you? First, the City will pay off the remaining debt and then repay the sewer fund all the money that it’s paid into the course over the years. The Council could seri- ously consider lowering your utility rates in the future. It also means the City can help build the YMCA. The new 24th Street Bridge will add an east-west corridor that the City has long wanted to develop. Although the new bridge won’t yet connect all the way to the East Valley Highway, the bridge is a very expensive piece of this new corridor, and it is now being paid for privately instead of by the City. And, the sale does not include all the land that was originally pur- chased. The City still retains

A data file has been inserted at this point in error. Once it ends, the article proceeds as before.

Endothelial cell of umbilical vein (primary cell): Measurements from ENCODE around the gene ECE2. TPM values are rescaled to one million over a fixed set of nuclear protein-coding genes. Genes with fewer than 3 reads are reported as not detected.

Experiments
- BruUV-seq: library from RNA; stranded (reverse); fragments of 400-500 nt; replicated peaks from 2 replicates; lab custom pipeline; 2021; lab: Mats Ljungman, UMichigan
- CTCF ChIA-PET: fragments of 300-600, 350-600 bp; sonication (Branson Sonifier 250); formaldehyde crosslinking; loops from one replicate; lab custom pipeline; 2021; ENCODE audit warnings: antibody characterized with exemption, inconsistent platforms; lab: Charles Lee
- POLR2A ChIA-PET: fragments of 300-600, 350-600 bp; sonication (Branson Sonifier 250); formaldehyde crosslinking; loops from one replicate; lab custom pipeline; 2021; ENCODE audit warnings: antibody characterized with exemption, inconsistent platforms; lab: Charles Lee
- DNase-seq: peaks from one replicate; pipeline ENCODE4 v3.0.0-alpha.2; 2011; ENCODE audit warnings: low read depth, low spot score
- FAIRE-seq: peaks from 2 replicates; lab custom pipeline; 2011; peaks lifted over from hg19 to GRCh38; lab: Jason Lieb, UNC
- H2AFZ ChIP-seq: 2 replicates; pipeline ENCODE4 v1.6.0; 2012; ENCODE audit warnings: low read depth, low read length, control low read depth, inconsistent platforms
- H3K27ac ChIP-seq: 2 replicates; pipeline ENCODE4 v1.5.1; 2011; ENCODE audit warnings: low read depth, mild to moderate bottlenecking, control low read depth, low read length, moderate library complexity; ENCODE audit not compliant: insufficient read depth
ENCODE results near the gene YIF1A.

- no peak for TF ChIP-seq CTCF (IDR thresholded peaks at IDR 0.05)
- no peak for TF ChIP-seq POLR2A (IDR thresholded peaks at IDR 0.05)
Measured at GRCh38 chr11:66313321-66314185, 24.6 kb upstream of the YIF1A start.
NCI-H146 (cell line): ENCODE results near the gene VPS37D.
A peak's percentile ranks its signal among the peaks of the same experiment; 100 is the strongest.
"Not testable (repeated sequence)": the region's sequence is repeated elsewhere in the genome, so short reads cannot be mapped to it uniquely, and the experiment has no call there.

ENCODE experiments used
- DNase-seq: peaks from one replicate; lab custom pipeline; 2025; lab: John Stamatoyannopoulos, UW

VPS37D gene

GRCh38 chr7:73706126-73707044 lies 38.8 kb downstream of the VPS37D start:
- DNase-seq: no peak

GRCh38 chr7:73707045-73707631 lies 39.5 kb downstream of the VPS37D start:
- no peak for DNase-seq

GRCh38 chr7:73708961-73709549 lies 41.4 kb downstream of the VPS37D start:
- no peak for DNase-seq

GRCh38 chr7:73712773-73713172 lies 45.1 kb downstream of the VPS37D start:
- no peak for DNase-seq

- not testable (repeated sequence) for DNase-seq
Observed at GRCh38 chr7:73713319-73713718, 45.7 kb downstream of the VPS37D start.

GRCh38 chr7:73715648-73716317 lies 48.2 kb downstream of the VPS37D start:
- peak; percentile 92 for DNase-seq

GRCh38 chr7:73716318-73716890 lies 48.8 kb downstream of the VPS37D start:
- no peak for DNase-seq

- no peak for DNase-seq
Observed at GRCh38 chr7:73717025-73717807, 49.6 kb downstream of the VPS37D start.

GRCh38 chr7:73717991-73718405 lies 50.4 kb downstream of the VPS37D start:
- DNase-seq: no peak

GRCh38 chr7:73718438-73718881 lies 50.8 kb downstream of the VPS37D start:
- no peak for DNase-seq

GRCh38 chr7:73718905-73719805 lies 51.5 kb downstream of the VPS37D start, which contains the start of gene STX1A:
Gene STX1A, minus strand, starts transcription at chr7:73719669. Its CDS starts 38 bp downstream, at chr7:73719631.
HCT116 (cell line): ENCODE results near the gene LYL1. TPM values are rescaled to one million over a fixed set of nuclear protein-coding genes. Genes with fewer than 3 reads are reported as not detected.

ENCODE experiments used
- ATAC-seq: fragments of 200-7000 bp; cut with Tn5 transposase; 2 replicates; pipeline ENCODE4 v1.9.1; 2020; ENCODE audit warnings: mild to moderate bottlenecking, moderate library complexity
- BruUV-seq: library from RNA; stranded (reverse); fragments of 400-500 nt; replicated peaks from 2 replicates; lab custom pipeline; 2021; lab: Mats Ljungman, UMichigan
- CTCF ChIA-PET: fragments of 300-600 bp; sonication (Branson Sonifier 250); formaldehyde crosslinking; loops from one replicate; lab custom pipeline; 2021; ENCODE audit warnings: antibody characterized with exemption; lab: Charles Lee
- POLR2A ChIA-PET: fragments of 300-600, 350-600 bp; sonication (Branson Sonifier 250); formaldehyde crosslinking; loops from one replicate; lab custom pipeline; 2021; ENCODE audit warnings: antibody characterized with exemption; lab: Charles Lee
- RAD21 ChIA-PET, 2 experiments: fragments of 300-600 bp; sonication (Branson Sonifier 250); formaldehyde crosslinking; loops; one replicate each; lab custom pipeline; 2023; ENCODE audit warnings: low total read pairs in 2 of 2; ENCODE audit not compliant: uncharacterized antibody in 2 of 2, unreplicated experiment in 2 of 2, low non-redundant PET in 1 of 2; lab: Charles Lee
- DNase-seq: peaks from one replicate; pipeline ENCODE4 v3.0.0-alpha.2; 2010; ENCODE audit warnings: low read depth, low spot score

approximately 138 acres of farm land and open space south of the golf course. The City will continue to own that space, now free of debt. Although the agreement is a huge step forward, there is still a process the City must go through before this is all done. A local developer has challenged the City’s abil- ity to sell the course, and the City is currently working to address their issues. Just like buying a house, Principal will spend the fall doing due diligence on the land as the agreement moves toward closing. In the meantime, Billy Casper Golf closed down operations after Sep- tember 30. With the proceeds far ex-